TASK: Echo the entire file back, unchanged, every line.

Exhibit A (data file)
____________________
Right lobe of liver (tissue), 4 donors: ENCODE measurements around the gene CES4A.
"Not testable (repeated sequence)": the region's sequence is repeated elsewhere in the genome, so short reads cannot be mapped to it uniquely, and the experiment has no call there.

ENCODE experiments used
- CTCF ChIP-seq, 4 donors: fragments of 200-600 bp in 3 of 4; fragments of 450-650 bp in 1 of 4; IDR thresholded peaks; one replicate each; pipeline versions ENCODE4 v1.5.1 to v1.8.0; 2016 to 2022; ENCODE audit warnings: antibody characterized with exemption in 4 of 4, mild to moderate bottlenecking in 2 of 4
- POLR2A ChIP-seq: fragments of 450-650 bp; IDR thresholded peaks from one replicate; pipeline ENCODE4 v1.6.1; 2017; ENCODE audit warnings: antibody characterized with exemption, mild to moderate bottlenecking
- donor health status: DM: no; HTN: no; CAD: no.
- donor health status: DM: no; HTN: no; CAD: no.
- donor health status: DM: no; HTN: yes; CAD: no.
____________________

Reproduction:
Right lobe of liver (tissue), 4 donors: ENCODE measurements around the gene CES4A.
"Not testable (repeated sequence)": the region's sequence is repeated elsewhere in the genome, so short reads cannot be mapped to it uniquely, and the experiment has no call there.

ENCODE experiments used
- CTCF ChIP-seq, 4 donors: fragments of 200-600 bp in 3 of 4; fragments of 450-650 bp in 1 of 4; IDR thresholded peaks; one replicate each; pipeline versions ENCODE4 v1.5.1 to v1.8.0; 2016 to 2022; ENCODE audit warnings: antibody characterized with exemption in 4 of 4, mild to moderate bottlenecking in 2 of 4
- POLR2A ChIP-seq: fragments of 450-650 bp; IDR thresholded peaks from one replicate; pipeline ENCODE4 v1.6.1; 2017; ENCODE audit warnings: antibody characterized with exemption, mild to moderate bottlenecking
- donor health status: DM: no; HTN: no; CAD: no.
- donor health status: DM: no; HTN: no; CAD: no.
- donor health status: DM: no; HTN: yes; CAD: no.